Coetzee’s epic manifesto
The Schooldays of Jesus
JM Coetzee, twice winner of the Man Booker prize, was longlisted for a possible and unprecedented third award this year.
This enigmatic fable is the sequel to his 2013 The Childhood of Jesus.
With every new title, Coetzee seems to draw further away from fiction and closer to philosophy.
Characters discuss ideas in a dry and ascetic manner, settings are indistinct and plot appears to be the least of Coetzee’s concerns.
Yet this new novel is strangely alluring. It is hard to pin down why. Schooldays follows the same characters as Childhood.
Simon and Ines, who still have no surnames, have whisked the 6-year-old David away from the prying authorities of Novilla to the liberal haven of Estrella.
They now have to find a school for him.
Guided by the Chekhovian Three Sisters, their new hosts, they send the boy to the Academy of Dance, where he falls under the spell of the ‘‘alabaster’’ goddess, Ana Magdalena Arroyo, and her musical husband.
Whilst at the Academy, David JM Coetzee Text, $45 falls under another spell, of the dynamic Dostoevskian, Dimitri.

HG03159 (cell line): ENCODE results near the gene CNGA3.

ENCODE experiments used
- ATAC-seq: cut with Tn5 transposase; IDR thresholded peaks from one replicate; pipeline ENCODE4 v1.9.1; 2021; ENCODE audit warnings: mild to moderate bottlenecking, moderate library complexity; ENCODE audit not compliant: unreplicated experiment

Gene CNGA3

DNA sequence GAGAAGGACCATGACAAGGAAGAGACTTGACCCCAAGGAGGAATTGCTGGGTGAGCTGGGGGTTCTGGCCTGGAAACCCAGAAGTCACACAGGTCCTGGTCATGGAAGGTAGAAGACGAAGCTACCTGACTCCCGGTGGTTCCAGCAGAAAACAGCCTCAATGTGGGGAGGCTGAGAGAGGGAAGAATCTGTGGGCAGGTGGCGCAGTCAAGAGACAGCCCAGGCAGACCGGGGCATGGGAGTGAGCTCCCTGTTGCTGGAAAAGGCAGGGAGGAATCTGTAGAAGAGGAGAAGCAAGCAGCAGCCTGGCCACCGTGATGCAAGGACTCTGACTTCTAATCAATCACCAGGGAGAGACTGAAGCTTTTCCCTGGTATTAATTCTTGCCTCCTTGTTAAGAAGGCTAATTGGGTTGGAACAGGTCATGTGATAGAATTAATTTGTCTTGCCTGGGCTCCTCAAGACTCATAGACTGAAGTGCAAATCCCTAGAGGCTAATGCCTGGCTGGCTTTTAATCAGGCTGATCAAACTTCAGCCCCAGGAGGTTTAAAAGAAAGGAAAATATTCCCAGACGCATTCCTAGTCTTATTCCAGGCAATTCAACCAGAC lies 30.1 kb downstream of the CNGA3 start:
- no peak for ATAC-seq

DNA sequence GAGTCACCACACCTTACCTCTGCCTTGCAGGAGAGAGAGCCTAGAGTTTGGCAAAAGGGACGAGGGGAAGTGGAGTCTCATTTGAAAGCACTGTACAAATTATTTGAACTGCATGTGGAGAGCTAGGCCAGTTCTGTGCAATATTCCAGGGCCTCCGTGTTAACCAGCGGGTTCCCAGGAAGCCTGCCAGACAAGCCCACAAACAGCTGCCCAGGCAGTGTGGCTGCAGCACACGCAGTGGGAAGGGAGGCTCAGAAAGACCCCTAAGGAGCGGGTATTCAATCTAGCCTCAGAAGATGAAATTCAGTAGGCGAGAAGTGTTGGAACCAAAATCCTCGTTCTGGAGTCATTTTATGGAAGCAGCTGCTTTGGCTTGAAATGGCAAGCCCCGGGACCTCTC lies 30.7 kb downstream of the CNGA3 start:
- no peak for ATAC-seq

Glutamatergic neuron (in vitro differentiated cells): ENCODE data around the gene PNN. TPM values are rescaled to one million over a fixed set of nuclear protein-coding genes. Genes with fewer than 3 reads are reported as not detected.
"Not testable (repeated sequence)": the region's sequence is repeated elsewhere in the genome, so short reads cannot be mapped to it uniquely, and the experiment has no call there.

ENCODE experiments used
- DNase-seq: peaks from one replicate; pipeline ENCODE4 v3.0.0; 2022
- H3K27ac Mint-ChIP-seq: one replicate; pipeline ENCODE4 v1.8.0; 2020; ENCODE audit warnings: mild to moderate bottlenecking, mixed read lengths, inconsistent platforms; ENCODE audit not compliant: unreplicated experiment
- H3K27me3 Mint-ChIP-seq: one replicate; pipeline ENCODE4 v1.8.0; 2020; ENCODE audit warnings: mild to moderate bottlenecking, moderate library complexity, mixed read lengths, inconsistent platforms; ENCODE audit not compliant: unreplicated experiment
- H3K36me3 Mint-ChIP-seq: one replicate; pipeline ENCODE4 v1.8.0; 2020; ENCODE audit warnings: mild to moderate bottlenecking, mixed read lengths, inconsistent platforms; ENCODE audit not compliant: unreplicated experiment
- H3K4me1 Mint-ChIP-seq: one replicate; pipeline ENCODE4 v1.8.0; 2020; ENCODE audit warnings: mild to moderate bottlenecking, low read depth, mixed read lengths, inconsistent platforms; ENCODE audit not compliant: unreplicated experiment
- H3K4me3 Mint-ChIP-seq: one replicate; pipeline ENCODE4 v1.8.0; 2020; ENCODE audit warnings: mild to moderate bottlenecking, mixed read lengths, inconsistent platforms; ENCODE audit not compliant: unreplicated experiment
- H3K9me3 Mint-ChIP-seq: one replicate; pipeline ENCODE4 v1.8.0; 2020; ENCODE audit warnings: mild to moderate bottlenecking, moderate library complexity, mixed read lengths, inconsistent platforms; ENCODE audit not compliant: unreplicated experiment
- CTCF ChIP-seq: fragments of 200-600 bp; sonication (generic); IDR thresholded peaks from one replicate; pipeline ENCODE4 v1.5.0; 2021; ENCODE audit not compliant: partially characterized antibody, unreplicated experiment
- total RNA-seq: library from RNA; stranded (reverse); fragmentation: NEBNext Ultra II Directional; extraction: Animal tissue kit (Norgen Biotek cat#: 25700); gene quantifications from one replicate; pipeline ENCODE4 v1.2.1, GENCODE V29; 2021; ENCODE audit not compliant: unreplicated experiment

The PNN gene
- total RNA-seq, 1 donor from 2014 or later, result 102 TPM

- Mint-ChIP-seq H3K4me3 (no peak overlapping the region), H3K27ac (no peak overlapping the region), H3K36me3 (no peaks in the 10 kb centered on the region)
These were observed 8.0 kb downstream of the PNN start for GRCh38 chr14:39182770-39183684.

That relationship ends in an utter disaster, which will haunt David, and Simon, for the rest of the novel.
It would be an easy escape to label the book an allegory. But for what? An allegory depends on a direct relationship between character and setting and the ideas, events or people represented.
There appears to be no such simple link here.
Coetzee’s driving interest seems (and it is no more than seems!) to be epistemology, or the science of knowledge.
How do we know whether something is true or if it exists at all?
Are these people real and are the events Coetzee describes real, or just the flickering images on a cave wall?
David is described by a maths tutor as having a ‘‘cognitive deficit’’. He finds it hard to classify objects.
When he enrolls at the Academy of Dance, he learns a bizarre Dance of the Numbers, which enacts the mysteries of our numbering system.
Or is it just ‘‘harmless nonsense’’, as the rather cynical Simon thinks. It’s hard to tell. Coetzee’s style is dry, almost artificial in feel, as if we are reading his novel in translation.
The stilted inversions (‘‘Says he, Simon’’ and ‘‘His idea it must have been, this excursion to the beach’’) and the lack of detail in the setting, where people talk in bits of Spanish, lend weight to this impression.
For all that, the novel does haunt and linger.
It is like a puzzling riddle, an enigma that will not go away.
Coetzee probes our very notion of knowledge, and the role of fiction.
As such, he is the bravest living writer.
This would appear to be his enigmatic manifesto.